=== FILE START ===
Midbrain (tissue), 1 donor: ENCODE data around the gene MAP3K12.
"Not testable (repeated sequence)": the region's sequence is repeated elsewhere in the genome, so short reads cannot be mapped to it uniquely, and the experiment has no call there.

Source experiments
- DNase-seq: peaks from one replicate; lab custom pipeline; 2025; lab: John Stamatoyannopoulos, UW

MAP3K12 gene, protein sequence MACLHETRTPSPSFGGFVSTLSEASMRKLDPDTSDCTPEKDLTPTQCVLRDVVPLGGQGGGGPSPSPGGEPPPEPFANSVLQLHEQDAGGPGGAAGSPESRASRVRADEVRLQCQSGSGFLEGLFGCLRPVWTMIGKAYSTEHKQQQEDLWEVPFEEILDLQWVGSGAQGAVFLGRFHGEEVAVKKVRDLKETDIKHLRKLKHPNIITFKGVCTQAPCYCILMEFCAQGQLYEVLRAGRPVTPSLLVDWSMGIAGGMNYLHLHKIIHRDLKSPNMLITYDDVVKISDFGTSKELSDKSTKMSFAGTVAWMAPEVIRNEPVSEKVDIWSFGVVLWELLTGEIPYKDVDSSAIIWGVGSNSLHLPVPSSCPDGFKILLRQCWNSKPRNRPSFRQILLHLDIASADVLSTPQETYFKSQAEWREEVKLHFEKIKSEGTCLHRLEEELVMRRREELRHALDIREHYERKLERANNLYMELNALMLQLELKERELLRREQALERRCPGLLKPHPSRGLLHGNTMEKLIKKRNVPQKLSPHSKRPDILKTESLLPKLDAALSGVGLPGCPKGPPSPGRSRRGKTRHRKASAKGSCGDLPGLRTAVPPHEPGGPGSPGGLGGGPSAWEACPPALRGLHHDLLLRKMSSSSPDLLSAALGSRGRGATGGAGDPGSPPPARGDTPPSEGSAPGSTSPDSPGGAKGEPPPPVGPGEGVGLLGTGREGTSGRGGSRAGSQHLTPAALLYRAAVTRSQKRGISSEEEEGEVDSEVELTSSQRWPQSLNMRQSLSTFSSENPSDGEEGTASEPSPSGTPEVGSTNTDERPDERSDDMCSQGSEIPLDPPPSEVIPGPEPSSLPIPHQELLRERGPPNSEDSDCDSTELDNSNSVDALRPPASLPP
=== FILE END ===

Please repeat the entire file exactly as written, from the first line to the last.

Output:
Midbrain (tissue), 1 donor: ENCODE data around the gene MAP3K12.
"Not testable (repeated sequence)": the region's sequence is repeated elsewhere in the genome, so short reads cannot be mapped to it uniquely, and the experiment has no call there.

Source experiments
- DNase-seq: peaks from one replicate; lab custom pipeline; 2025; lab: John Stamatoyannopoulos, UW

MAP3K12 gene, protein sequence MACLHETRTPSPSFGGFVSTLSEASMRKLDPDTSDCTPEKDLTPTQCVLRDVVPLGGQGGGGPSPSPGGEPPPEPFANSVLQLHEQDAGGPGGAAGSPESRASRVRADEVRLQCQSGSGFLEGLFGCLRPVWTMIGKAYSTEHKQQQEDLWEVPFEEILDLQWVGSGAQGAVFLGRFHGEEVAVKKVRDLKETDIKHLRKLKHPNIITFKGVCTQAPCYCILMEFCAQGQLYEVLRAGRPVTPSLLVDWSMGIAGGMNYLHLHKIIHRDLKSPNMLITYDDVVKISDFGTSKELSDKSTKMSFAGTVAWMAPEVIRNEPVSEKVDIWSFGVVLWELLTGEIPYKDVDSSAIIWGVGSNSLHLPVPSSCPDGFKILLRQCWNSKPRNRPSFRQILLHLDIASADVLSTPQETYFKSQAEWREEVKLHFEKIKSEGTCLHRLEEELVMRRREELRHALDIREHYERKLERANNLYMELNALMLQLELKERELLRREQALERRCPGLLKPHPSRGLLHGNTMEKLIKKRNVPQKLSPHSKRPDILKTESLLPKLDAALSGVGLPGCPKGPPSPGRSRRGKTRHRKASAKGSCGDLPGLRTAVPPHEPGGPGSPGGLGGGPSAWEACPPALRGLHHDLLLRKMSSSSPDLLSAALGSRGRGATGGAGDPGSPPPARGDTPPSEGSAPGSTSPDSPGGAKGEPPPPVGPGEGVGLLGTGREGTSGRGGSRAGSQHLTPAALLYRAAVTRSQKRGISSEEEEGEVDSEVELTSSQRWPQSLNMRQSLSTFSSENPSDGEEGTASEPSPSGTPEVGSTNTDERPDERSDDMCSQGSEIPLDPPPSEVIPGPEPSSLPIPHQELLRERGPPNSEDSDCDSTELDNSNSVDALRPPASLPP